Ethics of Engaging Seniors about Possible Real Estate Gifts

By Dennis Bidwell
August 2017

Here, drawing on some of the suggestions in that document, is an approach that has worked for me and my clients and, I believe, has served well the interests of many donors and their families.

1. Nothing is more important than keeping in mind the best interests of your donor prospect’s present and future needs, as best you can determine them. This can mean putting the brakes on when an enthusiastic donor wants to give away more than appears good for them. Some years back I was working with a hospital in conversation with a retired nurse who was devoted to this organization, for whom she had worked her entire career. She wanted to give her home to the hospital, retaining a life estate. The problem was that she didn’t have much in the way of other assets, and she might have risked impoverishing herself should health challenges come her way in the years ahead. We expressed great appreciation for her extraordinarily charitable impulse, but recommended that she instead leave the house to the hospital in her will, leaving her options open.

2. It’s also important to keep in mind that one of the donor’s needs may very well be to feel good about the charitable legacy they leave behind. Indeed, I think the most satisfactory element of my work is helping people to realize that they sometimes have, through their real estate assets, charitable capacity way beyond what they thought possible. In doing so, extraordinary gifts sometimes result – gifts that leave the donor proud and satisfied beyond measure.

3. Always take time to probe to learn the donor prospect’s full set of objectives. Too often gift planners start a conversation with a donor prospect with a particular gift structure in mind. It’s almost always better to start by seeking to understand a donor’s complete situation – their income objectives, their tax planning objectives, their wishes regarding various pieces of real estate, their life-style wishes, their desires toward their children and other heirs, the variety of charities they wish to help. From this will come a variety of gift proposals aimed at meeting their particular objectives. The proposals are likely to be much better received when grounded in the prospect’s stated intentions.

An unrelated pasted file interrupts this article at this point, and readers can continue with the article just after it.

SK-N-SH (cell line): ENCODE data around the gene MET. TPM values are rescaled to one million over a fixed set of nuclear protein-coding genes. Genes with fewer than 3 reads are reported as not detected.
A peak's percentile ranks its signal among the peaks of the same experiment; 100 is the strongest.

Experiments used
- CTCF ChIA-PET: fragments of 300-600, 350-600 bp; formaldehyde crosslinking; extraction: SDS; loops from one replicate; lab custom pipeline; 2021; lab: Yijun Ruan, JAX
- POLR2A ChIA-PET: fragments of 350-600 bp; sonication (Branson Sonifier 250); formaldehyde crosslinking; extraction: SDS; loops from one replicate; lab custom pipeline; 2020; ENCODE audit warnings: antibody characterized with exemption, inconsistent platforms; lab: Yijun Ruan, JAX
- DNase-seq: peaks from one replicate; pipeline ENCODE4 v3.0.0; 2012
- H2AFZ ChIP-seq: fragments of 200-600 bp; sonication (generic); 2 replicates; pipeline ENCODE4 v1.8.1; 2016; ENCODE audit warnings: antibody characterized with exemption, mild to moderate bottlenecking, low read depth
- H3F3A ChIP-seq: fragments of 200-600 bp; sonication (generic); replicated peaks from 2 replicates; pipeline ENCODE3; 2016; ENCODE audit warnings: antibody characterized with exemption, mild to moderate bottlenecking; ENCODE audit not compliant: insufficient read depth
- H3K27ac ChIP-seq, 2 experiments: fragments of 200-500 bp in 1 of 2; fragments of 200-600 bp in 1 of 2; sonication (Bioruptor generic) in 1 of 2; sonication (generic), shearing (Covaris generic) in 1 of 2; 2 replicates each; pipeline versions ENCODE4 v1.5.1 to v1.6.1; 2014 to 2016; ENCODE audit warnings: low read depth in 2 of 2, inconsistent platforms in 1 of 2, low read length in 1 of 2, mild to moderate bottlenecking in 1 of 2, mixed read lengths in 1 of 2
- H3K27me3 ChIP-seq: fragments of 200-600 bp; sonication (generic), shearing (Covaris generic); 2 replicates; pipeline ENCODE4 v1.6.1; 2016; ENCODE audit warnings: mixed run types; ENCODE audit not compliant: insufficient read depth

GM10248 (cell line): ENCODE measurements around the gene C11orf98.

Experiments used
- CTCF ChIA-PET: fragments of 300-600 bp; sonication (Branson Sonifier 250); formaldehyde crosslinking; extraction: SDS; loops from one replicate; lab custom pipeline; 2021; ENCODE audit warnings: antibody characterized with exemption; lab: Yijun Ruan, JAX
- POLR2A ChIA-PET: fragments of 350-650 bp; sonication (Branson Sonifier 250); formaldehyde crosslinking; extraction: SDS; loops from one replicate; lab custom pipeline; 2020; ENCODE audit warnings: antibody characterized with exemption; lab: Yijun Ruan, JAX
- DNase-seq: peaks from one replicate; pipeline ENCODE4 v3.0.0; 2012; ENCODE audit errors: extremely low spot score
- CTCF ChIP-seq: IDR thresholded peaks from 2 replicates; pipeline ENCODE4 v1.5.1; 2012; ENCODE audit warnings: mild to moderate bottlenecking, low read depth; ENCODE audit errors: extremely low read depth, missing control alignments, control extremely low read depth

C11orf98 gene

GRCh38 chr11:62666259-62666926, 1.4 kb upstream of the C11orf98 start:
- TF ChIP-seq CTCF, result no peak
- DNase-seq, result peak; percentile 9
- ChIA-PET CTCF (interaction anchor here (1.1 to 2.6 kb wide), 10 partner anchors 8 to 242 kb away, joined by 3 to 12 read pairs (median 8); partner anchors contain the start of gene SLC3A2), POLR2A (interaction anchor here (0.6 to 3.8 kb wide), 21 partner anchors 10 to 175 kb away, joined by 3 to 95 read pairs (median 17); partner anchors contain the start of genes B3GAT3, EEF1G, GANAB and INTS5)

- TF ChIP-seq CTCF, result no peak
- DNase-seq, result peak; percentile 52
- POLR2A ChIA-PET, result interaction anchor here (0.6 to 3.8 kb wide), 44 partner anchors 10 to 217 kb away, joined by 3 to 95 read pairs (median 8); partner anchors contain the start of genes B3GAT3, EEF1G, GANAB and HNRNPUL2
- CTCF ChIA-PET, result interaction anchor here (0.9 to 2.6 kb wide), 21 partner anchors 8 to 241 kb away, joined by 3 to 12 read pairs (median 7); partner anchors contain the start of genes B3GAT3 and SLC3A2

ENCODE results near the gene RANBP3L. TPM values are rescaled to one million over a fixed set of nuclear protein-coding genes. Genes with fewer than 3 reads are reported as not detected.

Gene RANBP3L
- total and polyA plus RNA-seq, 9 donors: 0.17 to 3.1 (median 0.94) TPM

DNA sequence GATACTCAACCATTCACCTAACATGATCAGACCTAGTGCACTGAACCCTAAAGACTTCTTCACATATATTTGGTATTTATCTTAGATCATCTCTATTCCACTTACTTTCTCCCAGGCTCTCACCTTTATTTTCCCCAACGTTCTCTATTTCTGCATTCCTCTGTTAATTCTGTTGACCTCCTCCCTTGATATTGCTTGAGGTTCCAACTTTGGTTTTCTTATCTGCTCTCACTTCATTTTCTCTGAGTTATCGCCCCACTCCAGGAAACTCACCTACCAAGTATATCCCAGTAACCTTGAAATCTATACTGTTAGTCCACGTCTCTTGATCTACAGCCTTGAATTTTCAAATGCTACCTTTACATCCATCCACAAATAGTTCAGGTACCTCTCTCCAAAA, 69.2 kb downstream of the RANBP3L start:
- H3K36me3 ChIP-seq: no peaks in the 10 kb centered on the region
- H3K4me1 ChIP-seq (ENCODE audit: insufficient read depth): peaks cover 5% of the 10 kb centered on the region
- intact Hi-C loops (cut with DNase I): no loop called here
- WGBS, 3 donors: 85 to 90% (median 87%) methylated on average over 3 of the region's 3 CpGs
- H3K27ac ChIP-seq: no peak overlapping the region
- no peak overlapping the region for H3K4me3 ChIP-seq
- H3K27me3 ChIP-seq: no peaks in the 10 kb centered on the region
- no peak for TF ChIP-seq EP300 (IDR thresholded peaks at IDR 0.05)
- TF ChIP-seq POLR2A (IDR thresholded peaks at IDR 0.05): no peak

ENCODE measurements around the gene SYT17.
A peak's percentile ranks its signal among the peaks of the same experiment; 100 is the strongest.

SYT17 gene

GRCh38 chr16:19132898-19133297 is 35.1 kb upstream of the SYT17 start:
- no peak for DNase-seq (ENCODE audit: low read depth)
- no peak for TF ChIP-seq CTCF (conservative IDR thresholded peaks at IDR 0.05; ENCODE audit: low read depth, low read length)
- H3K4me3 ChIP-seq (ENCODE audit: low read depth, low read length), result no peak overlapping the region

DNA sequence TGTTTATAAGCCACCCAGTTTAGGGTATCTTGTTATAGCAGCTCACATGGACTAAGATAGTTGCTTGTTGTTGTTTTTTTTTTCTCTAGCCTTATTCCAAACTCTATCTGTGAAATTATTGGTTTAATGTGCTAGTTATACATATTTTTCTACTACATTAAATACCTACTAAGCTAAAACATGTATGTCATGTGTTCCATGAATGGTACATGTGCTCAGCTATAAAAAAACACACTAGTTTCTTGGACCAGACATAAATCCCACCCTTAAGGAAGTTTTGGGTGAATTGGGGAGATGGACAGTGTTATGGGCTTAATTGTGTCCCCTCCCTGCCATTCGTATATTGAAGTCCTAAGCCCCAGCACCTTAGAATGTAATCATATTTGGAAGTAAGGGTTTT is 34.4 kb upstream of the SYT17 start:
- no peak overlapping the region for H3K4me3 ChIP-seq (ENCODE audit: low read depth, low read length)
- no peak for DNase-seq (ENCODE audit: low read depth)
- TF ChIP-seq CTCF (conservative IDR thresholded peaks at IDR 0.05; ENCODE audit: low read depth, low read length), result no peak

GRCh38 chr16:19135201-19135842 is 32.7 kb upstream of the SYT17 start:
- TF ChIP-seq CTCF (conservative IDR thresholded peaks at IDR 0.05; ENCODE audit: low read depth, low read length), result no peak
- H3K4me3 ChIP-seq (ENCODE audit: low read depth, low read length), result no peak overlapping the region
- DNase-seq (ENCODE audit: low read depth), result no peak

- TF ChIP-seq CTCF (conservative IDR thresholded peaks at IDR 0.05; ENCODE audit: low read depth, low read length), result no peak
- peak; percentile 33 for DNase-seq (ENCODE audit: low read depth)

4. Always urge your donor prospects to seek professional input from financial and legal advisors. But think carefully about the right time for donors to seek this input. I have worked with many gift officer clients to present a menu of interesting and appropriate real estate possibilities for the prospect to consider Sometimes the intrigued donor has immediately referred these possibilities to their attorney or other advisor, who has dismissed them out of hand as unconventional or untested. (Sometimes this means the advisor is personally unfamiliar with the recommended approach.) I have found it often works better to spend time with the donor, and family members, letting them arrive at their own understanding of the proposed arrangement, and only later in the process — when they are comfortable with a particular gift structure — turn to their professional advisors. At that point the advisor will of course feel compelled to caution them if they really see undue risk, but hopefully they’ll see their role more as implementing a viable strategy than finding reasons to say no.